While the e-commerce giant has been considering the move for years now, recent trends toward high-deductible plans and more consumers paying out-of-pocket for healthcare have made the business more attractive, according to CNBC News.
The company recently began offering medical supplies and equipment for US consumers, and it’s looking for people for its “professional healthcare program” to make sure it meets regulatory requirements.
Two months ago, it recruited Mark Lyons from Premera Blue Cross, a non-profit Blue Cross Blue Shield licensed health insurer in the US. According to a source, Lyons has been put in charge of building an internal pharmacy benefits manager for Amazon employees that might be scaled out later.
A report from the Japan Times
said that the Amazon Prime Now delivery service has been expanded to include drug and cosmetic sales, which are supported by local partners. The category page on Amazon’s Japanese site now includes “pharmaceuticals,” where patients can buy drugs with approval from a pharmacist. The move reflects the e-commerce giant’s tendency to test new product lines in non-US markets, like it did when it rolled out its secret drone-delivery program in Canada.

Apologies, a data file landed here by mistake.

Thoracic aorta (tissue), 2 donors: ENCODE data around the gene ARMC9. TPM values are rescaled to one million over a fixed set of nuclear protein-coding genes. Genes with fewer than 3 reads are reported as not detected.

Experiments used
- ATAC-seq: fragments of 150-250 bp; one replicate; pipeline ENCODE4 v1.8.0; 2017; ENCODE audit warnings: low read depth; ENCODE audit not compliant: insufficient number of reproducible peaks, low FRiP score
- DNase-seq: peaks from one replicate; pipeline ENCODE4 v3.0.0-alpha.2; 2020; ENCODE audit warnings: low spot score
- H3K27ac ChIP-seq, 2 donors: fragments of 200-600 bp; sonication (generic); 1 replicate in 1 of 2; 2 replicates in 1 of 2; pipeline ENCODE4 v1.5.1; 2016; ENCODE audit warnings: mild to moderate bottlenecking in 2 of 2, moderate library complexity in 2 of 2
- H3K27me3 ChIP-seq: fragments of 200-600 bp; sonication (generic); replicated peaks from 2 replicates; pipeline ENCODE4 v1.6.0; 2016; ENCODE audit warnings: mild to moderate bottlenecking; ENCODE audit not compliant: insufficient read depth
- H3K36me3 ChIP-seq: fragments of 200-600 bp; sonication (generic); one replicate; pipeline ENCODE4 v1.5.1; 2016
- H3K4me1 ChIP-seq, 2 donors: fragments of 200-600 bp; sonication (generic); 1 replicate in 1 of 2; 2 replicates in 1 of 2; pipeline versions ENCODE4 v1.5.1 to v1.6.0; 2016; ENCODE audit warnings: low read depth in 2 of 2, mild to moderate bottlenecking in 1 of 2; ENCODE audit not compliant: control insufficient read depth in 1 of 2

The US alone accounts for more than 4 billion prescriptions every year, with insurance companies and other payers spending some US$300 billion on prescription drugs in 2015.
To break into this lucrative market, Amazon would have to weave its way through a variety of entrenched players. The possible future: consumers with high deductibles defaulting to Amazon as their destination for drugs.
“I think Amazon would introduce a lot of transparency to what drugs really cost,” Stephen Buck, a health entrepreneur and co-founder of GoodRx, told CNBC. For Buck, the e-commerce firm could even develop a product to compete with pharmacy benefits management giants like Express Scripts and CVS Health.
Buck estimates that the play would be worth US$25 billion to US$50 billion to Amazon if it pays off. However, it also faces significant regulatory hurdles. “Prescription transfer laws and e-prescribing make it a little more difficult than putting something in a cart and checking out," he said.
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Amazon is looking to recruit a business lead who can figure out how it can enter the multibillion-dollar pharmacy market.